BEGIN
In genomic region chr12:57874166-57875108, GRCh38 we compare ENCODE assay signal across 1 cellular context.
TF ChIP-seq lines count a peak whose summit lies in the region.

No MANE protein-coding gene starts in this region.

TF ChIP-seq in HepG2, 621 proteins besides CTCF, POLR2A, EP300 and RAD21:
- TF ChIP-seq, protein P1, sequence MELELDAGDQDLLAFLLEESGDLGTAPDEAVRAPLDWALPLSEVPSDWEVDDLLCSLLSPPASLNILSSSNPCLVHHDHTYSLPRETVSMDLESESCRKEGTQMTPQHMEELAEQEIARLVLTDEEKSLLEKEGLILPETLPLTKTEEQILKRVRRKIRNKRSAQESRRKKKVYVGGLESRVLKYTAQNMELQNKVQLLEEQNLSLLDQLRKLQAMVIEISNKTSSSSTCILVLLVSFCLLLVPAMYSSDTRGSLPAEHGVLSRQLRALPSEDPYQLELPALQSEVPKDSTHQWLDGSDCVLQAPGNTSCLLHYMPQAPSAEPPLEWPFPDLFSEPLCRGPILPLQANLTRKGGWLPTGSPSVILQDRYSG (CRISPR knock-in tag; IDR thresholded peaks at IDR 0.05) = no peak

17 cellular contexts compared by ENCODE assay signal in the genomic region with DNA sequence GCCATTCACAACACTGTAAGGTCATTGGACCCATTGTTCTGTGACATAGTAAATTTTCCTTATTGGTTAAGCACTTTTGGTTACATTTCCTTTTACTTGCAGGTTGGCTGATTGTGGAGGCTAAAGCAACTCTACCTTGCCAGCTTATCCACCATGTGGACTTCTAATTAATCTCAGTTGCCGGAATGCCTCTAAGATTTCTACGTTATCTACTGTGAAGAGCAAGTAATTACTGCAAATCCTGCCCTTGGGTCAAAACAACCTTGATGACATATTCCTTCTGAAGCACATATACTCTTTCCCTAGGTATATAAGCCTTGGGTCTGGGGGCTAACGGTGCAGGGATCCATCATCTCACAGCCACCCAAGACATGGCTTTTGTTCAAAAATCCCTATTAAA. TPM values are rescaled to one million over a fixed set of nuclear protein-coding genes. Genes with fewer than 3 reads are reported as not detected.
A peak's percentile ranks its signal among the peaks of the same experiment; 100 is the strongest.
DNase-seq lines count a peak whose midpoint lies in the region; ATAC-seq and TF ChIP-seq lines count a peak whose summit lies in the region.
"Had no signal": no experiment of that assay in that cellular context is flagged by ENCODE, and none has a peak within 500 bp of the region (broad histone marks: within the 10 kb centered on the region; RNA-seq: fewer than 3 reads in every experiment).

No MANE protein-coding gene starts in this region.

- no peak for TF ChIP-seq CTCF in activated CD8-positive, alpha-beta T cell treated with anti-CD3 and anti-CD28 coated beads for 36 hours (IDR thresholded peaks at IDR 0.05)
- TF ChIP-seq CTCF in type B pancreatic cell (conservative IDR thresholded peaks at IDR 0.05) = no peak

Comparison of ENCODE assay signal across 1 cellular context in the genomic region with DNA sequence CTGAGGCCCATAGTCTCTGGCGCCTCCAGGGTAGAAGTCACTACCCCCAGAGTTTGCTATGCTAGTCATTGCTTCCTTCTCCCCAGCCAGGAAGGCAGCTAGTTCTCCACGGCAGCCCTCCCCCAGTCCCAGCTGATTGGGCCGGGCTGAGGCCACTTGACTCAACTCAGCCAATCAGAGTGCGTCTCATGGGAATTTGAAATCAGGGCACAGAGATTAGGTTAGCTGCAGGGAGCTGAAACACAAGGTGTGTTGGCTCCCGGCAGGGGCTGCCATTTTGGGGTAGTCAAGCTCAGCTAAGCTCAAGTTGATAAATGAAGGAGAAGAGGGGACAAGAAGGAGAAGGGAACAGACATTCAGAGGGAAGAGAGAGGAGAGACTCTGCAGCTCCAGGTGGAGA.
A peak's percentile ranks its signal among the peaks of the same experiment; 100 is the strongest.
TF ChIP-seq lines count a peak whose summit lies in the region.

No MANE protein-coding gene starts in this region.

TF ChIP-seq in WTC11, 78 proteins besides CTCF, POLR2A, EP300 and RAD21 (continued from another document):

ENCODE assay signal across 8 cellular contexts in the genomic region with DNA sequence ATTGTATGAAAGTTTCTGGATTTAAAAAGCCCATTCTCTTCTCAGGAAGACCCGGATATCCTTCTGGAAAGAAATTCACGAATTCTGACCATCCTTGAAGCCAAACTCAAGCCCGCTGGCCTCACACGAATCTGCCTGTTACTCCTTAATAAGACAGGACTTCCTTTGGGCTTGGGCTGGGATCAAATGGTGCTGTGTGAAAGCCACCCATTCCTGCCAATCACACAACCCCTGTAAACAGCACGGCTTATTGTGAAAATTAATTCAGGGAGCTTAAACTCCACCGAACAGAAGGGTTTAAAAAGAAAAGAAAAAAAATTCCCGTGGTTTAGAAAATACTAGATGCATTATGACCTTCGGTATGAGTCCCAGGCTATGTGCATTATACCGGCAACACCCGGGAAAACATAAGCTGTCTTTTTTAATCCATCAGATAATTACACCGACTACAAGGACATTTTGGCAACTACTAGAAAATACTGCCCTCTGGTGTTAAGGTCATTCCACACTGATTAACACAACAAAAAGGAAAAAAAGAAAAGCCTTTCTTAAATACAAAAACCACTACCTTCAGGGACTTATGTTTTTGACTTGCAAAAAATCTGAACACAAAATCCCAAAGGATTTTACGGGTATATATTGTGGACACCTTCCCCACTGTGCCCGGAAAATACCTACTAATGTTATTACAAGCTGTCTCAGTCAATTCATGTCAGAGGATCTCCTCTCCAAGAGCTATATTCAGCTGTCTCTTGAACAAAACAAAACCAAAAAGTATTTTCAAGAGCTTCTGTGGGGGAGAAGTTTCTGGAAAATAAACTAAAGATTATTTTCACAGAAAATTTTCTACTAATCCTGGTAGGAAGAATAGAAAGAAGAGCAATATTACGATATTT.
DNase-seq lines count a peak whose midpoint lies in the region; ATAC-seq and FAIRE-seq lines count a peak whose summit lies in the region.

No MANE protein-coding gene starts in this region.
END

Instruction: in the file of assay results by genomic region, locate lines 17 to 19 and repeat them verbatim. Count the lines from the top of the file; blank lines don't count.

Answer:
TF ChIP-seq in WTC11, 78 proteins besides CTCF, POLR2A, EP300 and RAD21 (continued from another document):

ENCODE assay signal across 8 cellular contexts in the genomic region with DNA sequence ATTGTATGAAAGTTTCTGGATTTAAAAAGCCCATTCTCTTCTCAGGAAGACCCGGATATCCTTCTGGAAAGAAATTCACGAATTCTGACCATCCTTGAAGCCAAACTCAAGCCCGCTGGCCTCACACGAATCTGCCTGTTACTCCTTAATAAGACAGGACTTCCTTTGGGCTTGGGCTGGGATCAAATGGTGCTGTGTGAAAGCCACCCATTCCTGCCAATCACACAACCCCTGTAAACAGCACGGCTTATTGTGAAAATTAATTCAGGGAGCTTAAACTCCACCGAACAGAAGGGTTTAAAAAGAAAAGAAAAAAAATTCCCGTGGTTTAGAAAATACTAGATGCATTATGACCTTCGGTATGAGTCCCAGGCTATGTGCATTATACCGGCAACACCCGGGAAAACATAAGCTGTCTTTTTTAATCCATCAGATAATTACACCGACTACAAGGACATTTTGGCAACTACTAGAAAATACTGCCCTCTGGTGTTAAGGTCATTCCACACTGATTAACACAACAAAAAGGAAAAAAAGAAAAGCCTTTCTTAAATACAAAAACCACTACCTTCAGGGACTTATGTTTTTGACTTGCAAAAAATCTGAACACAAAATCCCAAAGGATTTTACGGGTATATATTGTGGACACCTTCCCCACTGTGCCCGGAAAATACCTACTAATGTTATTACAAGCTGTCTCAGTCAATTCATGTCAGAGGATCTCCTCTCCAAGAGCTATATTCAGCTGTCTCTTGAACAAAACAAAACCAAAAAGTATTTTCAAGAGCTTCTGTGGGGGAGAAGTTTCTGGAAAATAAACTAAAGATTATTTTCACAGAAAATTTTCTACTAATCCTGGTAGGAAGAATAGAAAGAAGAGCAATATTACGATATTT.
DNase-seq lines count a peak whose midpoint lies in the region; ATAC-seq and FAIRE-seq lines count a peak whose summit lies in the region.